Frutschi, H. U. , 2005, Closed-Cycle Gas Turbines: Operating Experience and Future Potential, ASME Press, New York, p. 283.
U.S. DOE Nuclear Energy Research Advisory Committee and Generation IV International Forum, 2002, “ A Technology Roadmap for Generation IV Nuclear Energy Systems,” U.S. DOE Nuclear Energy Research Advisory Committee and the Generation IV International Forum, Washington, DC, No. GIF-002-00.
Feher, E. G. , 1968, “ The Supercritical Thermodynamic Power Cycle,” Energy Convers., 8(2), pp. 85–90. [CrossRef]
Kacludis, A. , Lyons, S. , Nadav, D. , and Zdankiewicz, E. , 2012, “ Waste Heat to Power (WH2P) Applications Using a Supercritical CO2-Based Power Cycle,” Power—Gen International 2012, Orlando, FL, Dec. 11–13, pp. 11–13.
Persichilli, M. , Held, T. , Hostler, S. , and Zdankiewicz, E. , 2011, “ Transforming Waste Heat to Power Through Development of a CO2—Based Power Cycle,” Electric Power Expo 2011, Rosemount, IL, pp. 10–12.
Persichilli, M. , Kacludis, A. , Zdankiewicz, E. , and Held, T. , 2012, “ Supercritical CO2 Power Cycle Developments and Commercialization: Why s-CO2 Can Displace Steam,” Power-Gen India & Central Asia 2012, Pragati Maidan, New Delhi, India, Apr. 19–21.
Held, T. J. , Hostler, S. , Miller, J. D. , Vermeersch, M. , and Xle, T. , 2013, “ Heat Engine and Heat to Electricity Systems and Methods With Working Fluid Mass Management Control,” U.S. Patent No. US8613195B224.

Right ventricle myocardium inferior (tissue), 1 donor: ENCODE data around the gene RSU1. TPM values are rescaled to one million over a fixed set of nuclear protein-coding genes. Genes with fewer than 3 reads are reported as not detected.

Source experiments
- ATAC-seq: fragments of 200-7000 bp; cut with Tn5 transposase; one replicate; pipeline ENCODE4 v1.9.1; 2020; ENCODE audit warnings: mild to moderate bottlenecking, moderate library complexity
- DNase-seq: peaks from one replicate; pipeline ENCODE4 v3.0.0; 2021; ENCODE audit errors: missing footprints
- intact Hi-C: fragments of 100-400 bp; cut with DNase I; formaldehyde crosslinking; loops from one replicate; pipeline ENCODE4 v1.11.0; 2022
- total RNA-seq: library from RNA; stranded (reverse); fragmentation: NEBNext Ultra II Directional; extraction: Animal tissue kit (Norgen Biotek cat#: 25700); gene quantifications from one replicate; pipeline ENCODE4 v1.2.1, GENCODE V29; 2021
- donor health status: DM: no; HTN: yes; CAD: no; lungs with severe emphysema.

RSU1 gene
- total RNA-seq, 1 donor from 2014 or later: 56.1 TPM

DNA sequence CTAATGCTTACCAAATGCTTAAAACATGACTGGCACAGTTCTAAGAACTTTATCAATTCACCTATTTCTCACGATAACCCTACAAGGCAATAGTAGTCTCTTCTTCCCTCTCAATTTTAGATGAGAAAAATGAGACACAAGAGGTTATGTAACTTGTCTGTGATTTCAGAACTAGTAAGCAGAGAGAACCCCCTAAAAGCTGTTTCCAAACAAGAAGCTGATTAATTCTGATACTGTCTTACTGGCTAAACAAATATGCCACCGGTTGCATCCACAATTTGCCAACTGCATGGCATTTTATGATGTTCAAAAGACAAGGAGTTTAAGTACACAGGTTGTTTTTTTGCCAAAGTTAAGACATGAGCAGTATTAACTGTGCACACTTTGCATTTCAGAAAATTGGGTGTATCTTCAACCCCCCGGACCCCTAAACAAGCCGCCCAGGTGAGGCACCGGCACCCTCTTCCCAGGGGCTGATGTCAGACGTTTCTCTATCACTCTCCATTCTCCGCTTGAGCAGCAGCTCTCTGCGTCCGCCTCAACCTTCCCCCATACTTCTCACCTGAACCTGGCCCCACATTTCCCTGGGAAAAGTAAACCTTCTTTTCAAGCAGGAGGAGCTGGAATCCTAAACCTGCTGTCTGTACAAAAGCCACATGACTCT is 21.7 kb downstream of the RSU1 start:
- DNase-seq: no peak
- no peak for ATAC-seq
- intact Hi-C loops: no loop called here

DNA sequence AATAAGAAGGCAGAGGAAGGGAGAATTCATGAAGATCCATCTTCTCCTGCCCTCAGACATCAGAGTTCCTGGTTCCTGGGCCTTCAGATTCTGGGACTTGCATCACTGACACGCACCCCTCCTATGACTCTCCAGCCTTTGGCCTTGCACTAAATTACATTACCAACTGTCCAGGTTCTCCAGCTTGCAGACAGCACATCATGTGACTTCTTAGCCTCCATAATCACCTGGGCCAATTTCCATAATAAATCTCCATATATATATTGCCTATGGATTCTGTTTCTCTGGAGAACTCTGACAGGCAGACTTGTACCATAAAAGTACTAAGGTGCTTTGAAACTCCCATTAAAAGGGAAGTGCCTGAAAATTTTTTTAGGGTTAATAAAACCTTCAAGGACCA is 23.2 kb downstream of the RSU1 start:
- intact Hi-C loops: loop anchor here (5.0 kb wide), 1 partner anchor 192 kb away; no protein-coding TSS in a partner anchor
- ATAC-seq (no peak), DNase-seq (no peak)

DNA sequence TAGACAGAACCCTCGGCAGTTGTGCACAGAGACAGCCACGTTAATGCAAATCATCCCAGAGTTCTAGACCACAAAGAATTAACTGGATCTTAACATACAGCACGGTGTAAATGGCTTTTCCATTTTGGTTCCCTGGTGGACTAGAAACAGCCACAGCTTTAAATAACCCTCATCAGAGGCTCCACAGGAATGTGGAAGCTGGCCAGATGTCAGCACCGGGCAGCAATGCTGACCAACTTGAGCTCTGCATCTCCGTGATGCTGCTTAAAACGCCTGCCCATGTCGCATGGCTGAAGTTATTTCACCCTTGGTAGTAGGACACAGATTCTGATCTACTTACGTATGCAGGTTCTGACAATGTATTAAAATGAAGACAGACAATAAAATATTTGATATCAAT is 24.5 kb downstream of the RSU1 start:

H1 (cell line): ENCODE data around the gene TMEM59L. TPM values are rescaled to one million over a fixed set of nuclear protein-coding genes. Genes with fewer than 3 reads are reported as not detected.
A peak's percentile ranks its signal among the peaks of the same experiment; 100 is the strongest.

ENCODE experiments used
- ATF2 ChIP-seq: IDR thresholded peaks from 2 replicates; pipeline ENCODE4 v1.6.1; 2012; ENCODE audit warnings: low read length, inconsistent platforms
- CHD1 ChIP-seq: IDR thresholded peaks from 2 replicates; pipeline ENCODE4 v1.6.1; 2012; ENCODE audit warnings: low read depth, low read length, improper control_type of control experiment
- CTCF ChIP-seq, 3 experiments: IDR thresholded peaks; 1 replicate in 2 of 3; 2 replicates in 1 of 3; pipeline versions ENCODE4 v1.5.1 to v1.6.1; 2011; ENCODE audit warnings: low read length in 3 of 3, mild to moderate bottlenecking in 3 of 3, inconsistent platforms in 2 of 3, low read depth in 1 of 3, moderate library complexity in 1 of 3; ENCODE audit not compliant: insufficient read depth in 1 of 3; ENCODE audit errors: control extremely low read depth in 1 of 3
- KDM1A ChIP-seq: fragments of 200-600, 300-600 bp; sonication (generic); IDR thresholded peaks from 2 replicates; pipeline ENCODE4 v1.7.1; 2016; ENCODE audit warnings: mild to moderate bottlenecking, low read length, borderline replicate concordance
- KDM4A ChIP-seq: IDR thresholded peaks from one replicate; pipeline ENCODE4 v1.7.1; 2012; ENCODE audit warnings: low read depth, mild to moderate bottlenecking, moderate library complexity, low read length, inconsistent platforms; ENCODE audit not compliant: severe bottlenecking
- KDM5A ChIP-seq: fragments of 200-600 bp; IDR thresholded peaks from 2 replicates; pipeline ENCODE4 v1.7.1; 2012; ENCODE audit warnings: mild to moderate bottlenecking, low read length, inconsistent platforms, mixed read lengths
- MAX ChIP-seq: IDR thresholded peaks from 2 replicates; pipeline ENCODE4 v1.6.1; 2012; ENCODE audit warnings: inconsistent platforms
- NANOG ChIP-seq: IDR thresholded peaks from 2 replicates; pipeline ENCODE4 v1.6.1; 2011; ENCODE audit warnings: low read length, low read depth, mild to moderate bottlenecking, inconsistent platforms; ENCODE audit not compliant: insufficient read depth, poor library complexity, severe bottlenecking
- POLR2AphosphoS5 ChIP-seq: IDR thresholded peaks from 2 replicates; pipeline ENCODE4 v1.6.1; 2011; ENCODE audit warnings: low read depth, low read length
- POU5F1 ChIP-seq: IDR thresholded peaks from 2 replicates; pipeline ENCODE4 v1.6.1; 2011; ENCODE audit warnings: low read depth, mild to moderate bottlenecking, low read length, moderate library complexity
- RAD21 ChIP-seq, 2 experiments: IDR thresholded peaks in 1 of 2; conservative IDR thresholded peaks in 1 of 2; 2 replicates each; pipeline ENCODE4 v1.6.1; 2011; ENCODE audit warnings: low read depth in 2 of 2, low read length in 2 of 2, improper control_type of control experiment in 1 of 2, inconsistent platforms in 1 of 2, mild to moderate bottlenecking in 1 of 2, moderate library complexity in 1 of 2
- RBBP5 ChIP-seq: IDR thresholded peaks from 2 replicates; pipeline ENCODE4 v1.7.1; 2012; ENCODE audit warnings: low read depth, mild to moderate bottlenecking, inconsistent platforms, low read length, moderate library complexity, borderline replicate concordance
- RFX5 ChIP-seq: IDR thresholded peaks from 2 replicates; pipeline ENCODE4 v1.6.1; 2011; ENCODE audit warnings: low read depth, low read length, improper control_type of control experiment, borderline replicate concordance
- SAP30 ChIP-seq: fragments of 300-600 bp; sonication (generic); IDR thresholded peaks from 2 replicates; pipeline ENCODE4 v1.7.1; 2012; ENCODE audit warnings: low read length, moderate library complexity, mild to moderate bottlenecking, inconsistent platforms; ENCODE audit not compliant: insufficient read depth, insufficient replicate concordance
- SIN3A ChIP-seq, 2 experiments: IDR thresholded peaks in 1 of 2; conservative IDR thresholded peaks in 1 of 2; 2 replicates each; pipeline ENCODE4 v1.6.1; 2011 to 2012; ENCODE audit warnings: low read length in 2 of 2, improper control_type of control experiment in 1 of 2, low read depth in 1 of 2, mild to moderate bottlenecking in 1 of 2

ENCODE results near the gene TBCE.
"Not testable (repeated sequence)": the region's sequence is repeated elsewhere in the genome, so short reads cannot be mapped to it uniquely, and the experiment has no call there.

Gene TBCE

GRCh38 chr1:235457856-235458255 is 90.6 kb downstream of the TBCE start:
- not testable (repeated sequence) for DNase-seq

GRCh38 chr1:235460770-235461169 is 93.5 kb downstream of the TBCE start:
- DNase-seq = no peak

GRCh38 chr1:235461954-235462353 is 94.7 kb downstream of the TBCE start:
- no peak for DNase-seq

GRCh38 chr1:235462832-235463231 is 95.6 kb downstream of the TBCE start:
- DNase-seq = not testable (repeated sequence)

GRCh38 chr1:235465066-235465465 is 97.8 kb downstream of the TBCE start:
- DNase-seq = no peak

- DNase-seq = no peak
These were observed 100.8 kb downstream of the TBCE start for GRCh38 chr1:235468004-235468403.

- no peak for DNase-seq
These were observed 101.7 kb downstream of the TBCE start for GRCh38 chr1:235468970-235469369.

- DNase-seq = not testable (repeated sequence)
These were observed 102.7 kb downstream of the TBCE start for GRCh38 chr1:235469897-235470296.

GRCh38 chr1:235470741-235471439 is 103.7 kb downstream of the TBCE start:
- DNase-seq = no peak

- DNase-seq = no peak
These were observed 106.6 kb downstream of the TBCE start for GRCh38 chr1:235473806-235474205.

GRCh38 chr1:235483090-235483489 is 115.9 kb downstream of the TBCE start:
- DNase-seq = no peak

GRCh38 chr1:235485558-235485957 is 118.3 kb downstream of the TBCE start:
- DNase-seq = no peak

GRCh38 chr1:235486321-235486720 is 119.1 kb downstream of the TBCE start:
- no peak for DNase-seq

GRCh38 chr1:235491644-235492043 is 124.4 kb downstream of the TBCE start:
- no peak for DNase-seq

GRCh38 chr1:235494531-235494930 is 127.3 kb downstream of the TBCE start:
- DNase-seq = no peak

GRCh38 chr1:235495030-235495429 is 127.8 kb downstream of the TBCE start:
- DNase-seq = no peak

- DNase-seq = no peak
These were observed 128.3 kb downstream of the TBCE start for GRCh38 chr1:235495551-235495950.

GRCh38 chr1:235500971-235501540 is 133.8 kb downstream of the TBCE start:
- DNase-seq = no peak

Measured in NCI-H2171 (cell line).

Angelino, G. , 1968, “ Carbon Dioxide Condensation Cycles for Power Production,” ASME J. Eng. Power, 90(3), pp. 287–295. [CrossRef]
Dyreby, J. , Klein, S. , Nellis, G. , and Reindl, D. , 2014, “ Design Considerations for Supercritical Carbon Dioxide Brayton Cycles With Recompression,” ASME J. Eng. Gas Turbines Power, 136(10), p. 101701.
Gavic, D. J. , 2012, “ Investigation of Water, Air, and Hybrid Cooling for Supercritical Carbon Dioxide Brayton Cycles,” Masters thesis, University of Wisconsin-Madison, Madison, WI.
Hoffmann, J. R. , and Feher, E. G. , 1971, “ 150 Kwe Supercritical Closed Cycle System,” ASME J. Eng. Power, 93(1), pp. 70–80. [CrossRef]
Angelino, G. , 1967, “ Perspectives for Liquid Phase Compression Gas Turbine,” ASME J. Eng. Power, 89(2), pp. 229–236. [CrossRef]
Angelino, G. , 1967, “ Liquid-Phase Compression Gas Turbine for Space Power Applications,” J. Spacecr. Rockets, 4(2), pp. 188–194. [CrossRef]
Angelino, G. , 1969, “ Real Gas Effects in Carbon Dioxide Cycles,” ASME Paper No. 69-GT-102.
Angelino, G. , 1971, “ Real Gas Effects in Carbon Dioxide Cycles,” Atomkernenergie, 17(1), pp. 27–33.
Angelino, G. , 1978, “ Use of Liquid Natural-Gas as Heat Sink for Power Cycles,” ASME J. Eng. Power, 100(1), pp. 169–177. [CrossRef]
Dostal, V. , Hejzlar, P. , and Driscoll, M. J. , 2006, “ High-Performance Supercritical Carbon Dioxide Cycle for Next-Generation Nuclear Reactors,” Nucl. Technol., 154(3), pp. 265–282. [CrossRef]
Kimzey, G. , 2012, “ Development of a Brayton Bottoming Cycle Using Supercritical Carbon Dioxide as the Working Fluid,” Electric Power Research Institute, University Turbine Systems Research Program, Gas Turbine Industrial Fellowship, Palo Alto, CA.
Garg, P. , Sriram, H. K. , Kumar, P. , Conboy, T. , and Ho, C. , 2014, “ Advanced Low Pressure Cycle for Concentrated Solar Power Generation,” ASME Paper No. ES2014-6545.